Ecology may collect annual fees from air conditioning and refrigeration system operators regulated in the RMP. A refrigerant emission management account (account) is created for the deposit of fees imposed under the RMP.
By December 1, 2029, and every five years thereafter, Ecology must consider the greenhouse gas emissions reductions achieved under the program and criteria for ceasing requirements based on the duplicity of or preemption by EPA regulations, and make a determination whether to continue the program for the next five years.
Changes to 2019 Hydrofluorocarbon Legislation. The following changes are made to statutory restrictions on HFCs in certain specified uses covered by legislation enacted in 2019:
Application to Refrigerant Substitutes of Clean Air Act Provisions Addressing Ozone-Depleting Substances. The following provisions of the state Clean Air Act that currently apply to ODSs are also applied to ODS substitutes:
Ecology is no longer prohibited, in enforcing refrigerant restrictions, from imposing penalties or fines in areas where equipment to collect or recycle refrigerants is not easily available.
Other Provisions Addressing Hydrofluorocarbons and Refrigerant Emissions. When assessing the energy conservation electric utilities must pursue under the 2006 Energy Independence Act, in addition to existing requirements to use the social cost of carbon as a cost-adder, qualifying utilities are encouraged to promote adoption of air conditioning systems with refrigerants not exceeding a GWP of 750 and to replace stationary refrigeration systems that contain ODSs or HFCs with a high GWP.
In the Department of Commerce (Commerce) September 2025 report to the Legislature related to the implementation of the State Energy Performance Standard Early Adoption Incentive Program, Commerce must include recommendations for aligning the incentive program with a goal of reducing GHG emissions from ODS substitutes.
The Department of Enterprise Services must establish a purchasing and procurement policy that provides a preference, in serving existing equipment, for reclaimed refrigerants that meet minimum quality standards established by the EPA.
SBCC must adopt rules that allow use of substitutes with lower GWPs than alternative substances, in accordance with nationally recognized, published standards that protect building occupant safety and reduce fire risks. SBCC may not prohibit use of a substitute allowed under EPA's program that reviews and approves substitutes for ODSs. SBCC may adopt rules that allow use of substitutes under consideration, but not yet approved by the EPA. SBCC rules that affect the design or installation of refrigeration or air conditioning systems must be consistent with a goal of minimizing system leakage of refrigerants. SBCC may solicit input from affected parties prior to adopting rules addressing substitutes, refrigerants, and refrigeration systems or air conditioning systems.
By December 1, 2021, Ecology must provide recommendations to the Legislature for the design of a program to address end-of-life management and disposal of refrigerants. Ecology must review actions taken by other jurisdictions and solicit feedback from potentially impacted parties and the public when developing the recommendations. The recommendations must include specific design considerations regarding:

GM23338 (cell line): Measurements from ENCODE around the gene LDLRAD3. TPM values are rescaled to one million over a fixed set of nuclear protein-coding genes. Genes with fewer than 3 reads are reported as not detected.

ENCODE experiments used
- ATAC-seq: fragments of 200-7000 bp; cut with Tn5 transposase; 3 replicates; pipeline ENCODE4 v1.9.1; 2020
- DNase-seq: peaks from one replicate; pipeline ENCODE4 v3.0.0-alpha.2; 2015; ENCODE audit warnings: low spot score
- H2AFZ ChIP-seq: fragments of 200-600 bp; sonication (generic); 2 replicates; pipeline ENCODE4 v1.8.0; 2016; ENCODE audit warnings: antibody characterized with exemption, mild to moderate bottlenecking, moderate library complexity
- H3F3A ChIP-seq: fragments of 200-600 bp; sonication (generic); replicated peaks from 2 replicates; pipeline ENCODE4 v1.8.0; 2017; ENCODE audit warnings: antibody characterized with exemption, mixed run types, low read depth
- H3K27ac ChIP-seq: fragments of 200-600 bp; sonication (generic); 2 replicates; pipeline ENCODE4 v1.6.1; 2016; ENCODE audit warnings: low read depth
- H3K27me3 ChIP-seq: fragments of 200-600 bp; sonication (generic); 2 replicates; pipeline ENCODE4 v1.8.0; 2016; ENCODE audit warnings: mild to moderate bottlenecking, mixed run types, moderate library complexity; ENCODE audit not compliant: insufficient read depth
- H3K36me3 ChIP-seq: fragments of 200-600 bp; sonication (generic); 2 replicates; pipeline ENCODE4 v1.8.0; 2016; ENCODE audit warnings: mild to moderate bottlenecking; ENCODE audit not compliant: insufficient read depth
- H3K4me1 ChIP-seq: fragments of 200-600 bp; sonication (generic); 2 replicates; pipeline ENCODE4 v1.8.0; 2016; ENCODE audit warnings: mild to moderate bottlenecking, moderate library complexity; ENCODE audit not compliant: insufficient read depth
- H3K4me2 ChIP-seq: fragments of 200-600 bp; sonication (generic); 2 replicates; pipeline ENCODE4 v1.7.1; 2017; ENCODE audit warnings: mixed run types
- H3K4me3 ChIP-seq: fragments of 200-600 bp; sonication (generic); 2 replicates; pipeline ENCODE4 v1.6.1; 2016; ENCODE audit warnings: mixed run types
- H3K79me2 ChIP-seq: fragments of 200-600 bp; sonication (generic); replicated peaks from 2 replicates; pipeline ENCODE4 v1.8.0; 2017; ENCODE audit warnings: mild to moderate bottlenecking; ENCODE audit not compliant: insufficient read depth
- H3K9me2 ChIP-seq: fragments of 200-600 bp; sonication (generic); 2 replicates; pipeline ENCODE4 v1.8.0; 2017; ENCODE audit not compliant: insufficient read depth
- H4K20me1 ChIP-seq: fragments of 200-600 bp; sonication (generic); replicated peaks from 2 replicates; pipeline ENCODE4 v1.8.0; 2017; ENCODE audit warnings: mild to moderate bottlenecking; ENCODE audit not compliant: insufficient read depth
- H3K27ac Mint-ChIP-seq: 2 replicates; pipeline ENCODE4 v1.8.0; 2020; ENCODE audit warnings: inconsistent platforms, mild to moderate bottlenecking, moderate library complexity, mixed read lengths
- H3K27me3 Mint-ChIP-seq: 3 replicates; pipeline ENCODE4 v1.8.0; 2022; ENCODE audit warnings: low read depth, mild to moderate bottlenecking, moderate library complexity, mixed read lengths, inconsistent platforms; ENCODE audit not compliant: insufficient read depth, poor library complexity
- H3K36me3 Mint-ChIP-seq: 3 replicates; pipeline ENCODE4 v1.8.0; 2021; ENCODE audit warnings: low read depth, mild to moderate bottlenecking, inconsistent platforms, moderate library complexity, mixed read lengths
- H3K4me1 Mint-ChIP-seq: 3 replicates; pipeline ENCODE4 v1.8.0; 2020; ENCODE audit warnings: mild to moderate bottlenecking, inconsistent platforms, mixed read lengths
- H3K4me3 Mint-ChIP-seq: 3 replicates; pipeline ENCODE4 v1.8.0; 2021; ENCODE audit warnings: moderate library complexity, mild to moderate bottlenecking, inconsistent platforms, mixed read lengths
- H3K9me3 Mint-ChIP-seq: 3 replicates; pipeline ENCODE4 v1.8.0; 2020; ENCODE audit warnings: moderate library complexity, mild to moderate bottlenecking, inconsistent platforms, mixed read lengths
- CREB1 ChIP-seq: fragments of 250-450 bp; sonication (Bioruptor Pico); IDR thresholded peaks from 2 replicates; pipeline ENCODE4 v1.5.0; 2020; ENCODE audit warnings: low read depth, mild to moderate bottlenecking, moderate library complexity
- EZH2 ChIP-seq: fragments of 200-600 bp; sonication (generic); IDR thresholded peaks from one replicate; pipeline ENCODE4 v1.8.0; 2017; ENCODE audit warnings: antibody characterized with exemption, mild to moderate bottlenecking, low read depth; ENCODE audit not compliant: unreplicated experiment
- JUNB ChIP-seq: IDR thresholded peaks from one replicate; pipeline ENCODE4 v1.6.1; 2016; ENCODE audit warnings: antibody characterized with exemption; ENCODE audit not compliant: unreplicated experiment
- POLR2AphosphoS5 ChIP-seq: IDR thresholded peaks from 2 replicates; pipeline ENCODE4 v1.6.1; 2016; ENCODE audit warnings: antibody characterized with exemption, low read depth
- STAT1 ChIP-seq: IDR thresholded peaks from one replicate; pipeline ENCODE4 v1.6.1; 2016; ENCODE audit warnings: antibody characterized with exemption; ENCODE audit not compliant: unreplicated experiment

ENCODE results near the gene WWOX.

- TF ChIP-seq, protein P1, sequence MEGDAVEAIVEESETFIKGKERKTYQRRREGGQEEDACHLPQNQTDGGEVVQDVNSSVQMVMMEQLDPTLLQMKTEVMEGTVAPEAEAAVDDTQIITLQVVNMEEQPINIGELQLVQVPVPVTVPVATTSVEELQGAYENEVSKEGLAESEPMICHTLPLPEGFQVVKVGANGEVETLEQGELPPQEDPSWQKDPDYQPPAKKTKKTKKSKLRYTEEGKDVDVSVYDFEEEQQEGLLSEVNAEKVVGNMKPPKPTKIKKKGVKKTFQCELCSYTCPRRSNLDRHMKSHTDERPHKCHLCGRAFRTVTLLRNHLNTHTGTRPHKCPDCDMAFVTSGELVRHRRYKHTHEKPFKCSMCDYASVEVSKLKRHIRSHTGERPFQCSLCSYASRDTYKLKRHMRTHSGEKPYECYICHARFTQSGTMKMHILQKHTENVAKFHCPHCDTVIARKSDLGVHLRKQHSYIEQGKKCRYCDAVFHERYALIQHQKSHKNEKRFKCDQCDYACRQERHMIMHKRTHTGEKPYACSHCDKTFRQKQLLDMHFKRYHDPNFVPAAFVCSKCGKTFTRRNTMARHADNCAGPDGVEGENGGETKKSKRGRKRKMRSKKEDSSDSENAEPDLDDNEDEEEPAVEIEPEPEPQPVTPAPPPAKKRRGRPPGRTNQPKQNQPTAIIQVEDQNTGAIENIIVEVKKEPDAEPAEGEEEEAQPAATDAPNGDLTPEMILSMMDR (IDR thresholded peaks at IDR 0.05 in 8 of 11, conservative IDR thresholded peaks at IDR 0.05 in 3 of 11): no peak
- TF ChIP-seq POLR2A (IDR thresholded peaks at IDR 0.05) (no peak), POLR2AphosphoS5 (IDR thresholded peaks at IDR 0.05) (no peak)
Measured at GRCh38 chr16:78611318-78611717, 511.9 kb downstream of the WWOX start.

Violations of restrictions on refrigerants are subject to penalties authorized under the Clean Air Act, and must be deposited in the account. When enforcing requirements on ODS substitutes and refrigerants, Ecology must adhere to existing provisions applicable to Ecology's enforcement of environmental laws that relate to site inspections, technical assistance visits, notices of correction, and issuance of civil penalties. Ecology may elect to cease or refrain from implementing ODS substitute or refrigerant program requirements if preempted by EPA requirements, or if the EPA adopts requirements substantially duplicative of a state ODS substitute or refrigerant requirements and that negate the additional emission-reduction benefits of any state ODS substitute or refrigerant requirements.
If any provisions of the act or its application to any person or circumstance is held invalid, the remainder of the act or the application of the provision to other persons or circumstances is not affected.
The committee recommended a different version of the bill than what was heard. PRO: This bill is the next step in Washington's progress toward phasing down HFCs to lower GWP substitutes. HFCs are among the most powerful GHGs known to man, which is why they are effective refrigerants for A/C and refrigeration, but this also means when they escape in the atmosphere, they are 10 to 12,000 more times powerful than CO2. About 4 million metrics tons of annual GHG emissions come from HFCs.
HFC regulation is one of the quickest most cost effective methods to reduce GHGs. We also know cutting CO2 emissions is not enough to mitigate global warming. The 2019 laws took an important step toward switching to safer alternatives for the environment. There are great alternatives that have been developed and there is an arms race going on for who can manufacture the least climate harmful refrigerants possible. We are confident in the trajectory of industry and the state to achieve these standards.
The bill will help to establish U.S. and state leadership in phasing down these super pollutants and this is an industry backed proposal. The industry has examined the costs of switching to climate friendly refrigerants and found the costs were low.
There has also been significant investment in the development of HFC alternatives. American industry as a whole has invested more than a billion dollars to research, develop, and implement solutions to high-GWP HFCs. The bill provides regulatory certainty for manufacturers and operators and supports the significant investment in preferable alternatives to high-GWP HFCs.
There is amendment language being prepared to improve the provisions of the bill relating to building code adoption of standards to allow for substitutes with lower-GWP.
OTHER: We are supportive of some amendments to apply the de minimis exemption to each system and require Ecology recordkeeping requirements to be similar to federal requirements once they are implemented. We still believe the management program is not necessary as operators are already doing a lot of the requirements in the bill. As operators upgrade to new systems, the purpose of the program may be rendered obsolete.
It is hard to be supportive of a program that adds costs, but we appreciate the willingness by the sponsor to work on implementing this with contractors through compliance assistance, rather than penalties, and ensuring the implementation dates allow time for available equipment and training for use of the equipment.